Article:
Story by Sarah Naron
BULLARD – Ask any student what his or her least favorite subject is to study, and you’re likely to hear mathematics. Even among those who don’t mind it, it’s typically not something thought to be capable of being used in the creation of stunning works of art.
Throughout his career as an artist, Bullard resident Don Bristow has sought to change that. Using mathematical solutions, Bristow creates fractal art and brings beauty where it seems impossible.
Bristow, a former resident of Sacramento, CA, who once worked as a professional photographer, obtained a degree in mathematics from California State University in the 1980s. This, he said, is when he first began experimenting with transforming math into artwork, but progressed little until the early 2000s.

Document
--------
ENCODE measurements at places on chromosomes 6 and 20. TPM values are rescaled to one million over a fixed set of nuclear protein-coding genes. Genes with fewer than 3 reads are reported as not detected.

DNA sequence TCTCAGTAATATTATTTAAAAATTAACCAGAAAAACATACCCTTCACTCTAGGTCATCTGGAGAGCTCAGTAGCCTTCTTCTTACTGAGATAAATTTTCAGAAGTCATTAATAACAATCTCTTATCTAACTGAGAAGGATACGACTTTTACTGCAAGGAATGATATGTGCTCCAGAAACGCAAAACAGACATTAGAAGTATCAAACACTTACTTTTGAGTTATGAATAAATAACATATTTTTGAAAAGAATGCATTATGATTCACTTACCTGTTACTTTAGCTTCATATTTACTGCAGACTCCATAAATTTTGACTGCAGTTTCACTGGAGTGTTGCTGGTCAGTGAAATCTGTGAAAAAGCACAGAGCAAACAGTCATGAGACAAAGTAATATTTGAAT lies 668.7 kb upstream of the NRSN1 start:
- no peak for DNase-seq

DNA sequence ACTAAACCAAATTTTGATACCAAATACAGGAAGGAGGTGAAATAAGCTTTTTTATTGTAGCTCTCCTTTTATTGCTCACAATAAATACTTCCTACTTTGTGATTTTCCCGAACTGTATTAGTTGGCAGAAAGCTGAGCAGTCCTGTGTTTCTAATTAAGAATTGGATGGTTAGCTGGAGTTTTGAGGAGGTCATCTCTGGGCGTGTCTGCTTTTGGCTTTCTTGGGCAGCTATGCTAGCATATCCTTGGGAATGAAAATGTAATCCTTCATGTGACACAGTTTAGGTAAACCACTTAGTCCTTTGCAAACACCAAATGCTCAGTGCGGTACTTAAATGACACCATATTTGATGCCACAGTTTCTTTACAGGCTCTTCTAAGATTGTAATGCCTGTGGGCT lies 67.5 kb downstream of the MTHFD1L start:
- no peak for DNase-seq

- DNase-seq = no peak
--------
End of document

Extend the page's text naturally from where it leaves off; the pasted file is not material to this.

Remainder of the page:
“I was having exhibits of my fine art photography and had really good relationships with some of the Sacramento curators – one, in particular, her name was Joyce,” he said. “So, I made some prints on my own printer and took them to the curators just to pass it by them. I asked them, ‘Is this even artwork?’ Joyce was very interested, and she encouraged me a lot.”
While Bristow admitted he “still hadn’t come very far,” he was reassured by the curators’ response that he “was pursuing something that may have some interest to the art world in the future.”
Upon relocating to Texas in 2007, Bristow began to get more serious about creating fractal art and focused on “upping the bar.